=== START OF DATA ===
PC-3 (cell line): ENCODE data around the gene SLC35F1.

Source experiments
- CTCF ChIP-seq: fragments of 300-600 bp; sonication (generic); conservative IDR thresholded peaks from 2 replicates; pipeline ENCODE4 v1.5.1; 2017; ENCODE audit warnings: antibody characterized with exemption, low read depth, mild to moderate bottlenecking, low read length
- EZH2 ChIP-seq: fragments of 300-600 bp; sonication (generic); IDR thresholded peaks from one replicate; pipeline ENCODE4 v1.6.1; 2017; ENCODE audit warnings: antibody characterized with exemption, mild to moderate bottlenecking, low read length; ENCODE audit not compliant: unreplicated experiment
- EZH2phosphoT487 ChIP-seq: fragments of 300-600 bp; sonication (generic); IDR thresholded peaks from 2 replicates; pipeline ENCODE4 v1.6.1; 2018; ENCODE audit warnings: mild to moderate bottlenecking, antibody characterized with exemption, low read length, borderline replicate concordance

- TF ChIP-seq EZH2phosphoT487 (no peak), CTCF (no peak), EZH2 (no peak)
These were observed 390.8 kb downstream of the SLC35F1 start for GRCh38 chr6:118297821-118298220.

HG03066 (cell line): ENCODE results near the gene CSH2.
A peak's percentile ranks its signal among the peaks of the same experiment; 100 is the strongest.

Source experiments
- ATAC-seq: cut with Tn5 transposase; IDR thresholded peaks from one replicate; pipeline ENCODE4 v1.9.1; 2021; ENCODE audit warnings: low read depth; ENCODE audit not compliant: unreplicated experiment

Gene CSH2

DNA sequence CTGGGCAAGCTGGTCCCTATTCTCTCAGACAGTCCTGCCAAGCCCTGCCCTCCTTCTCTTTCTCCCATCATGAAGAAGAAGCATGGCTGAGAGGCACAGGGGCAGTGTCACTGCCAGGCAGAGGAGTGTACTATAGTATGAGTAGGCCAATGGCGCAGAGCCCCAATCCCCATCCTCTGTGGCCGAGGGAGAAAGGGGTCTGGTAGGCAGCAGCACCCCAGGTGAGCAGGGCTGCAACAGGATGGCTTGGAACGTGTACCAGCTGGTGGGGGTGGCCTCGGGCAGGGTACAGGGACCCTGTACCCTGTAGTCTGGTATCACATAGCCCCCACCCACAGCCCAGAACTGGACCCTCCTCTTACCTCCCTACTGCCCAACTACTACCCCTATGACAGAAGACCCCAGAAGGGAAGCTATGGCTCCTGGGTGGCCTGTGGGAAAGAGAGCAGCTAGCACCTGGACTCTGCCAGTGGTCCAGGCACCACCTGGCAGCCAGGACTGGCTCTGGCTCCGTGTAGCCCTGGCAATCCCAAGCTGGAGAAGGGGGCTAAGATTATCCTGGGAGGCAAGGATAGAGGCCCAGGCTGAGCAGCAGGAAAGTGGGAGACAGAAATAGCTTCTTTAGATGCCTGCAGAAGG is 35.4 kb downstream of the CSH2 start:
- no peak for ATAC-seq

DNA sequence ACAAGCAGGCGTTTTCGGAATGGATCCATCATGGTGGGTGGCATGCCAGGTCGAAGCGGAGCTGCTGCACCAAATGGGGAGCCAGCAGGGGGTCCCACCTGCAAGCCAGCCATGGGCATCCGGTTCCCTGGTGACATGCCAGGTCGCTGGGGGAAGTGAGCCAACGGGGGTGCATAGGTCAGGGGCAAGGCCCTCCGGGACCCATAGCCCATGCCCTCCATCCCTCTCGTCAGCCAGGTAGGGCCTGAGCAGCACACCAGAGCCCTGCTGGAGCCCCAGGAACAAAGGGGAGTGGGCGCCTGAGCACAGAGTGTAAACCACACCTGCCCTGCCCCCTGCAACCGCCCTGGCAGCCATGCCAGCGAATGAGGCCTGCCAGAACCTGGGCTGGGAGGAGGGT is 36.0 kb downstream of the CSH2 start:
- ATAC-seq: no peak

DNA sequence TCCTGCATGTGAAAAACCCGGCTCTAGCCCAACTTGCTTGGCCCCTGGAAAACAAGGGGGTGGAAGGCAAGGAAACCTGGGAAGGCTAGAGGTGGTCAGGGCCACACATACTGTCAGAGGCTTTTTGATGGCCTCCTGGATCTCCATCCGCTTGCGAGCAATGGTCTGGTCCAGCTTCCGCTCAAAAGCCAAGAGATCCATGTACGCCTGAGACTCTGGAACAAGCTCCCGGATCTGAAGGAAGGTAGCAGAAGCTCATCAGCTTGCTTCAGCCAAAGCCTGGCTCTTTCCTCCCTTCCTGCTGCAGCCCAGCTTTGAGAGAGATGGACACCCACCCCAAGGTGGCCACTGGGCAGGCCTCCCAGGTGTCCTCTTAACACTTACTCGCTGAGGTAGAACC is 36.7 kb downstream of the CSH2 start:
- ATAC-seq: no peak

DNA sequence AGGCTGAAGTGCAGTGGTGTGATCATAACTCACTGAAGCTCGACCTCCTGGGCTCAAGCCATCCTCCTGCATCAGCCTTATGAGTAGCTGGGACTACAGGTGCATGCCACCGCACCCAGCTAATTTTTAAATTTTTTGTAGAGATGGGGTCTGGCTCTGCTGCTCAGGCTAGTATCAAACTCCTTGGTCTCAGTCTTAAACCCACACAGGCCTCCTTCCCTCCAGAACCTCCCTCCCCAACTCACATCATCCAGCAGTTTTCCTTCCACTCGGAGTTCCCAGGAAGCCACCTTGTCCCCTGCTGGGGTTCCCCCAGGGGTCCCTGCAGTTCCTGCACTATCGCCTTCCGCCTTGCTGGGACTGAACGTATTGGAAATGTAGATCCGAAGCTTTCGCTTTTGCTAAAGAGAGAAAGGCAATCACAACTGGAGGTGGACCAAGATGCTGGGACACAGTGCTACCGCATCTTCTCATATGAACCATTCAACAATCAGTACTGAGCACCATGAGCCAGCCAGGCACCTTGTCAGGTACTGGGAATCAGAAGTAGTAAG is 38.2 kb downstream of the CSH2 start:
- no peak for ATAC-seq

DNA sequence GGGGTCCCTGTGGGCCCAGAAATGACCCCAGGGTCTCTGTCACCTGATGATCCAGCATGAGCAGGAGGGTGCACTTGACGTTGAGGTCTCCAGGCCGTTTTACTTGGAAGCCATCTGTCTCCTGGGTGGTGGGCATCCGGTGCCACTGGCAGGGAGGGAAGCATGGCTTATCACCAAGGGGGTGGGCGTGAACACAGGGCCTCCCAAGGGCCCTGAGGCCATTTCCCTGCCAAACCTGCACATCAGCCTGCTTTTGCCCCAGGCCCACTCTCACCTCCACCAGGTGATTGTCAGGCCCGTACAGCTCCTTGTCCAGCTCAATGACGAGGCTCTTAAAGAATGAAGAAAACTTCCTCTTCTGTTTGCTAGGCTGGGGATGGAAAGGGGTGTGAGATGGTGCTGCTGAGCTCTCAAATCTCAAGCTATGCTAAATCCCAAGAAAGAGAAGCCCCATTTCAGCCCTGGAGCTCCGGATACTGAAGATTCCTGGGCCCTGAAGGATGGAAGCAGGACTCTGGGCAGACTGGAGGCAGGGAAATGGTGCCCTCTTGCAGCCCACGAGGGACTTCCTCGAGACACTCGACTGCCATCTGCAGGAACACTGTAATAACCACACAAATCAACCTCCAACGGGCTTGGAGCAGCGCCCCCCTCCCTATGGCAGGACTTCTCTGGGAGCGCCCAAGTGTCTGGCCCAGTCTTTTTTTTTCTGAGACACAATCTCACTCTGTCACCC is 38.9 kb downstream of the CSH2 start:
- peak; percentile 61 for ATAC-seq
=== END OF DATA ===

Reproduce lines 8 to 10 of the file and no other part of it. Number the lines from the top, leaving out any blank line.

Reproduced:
HG03066 (cell line): ENCODE results near the gene CSH2.
A peak's percentile ranks its signal among the peaks of the same experiment; 100 is the strongest.

Source experiments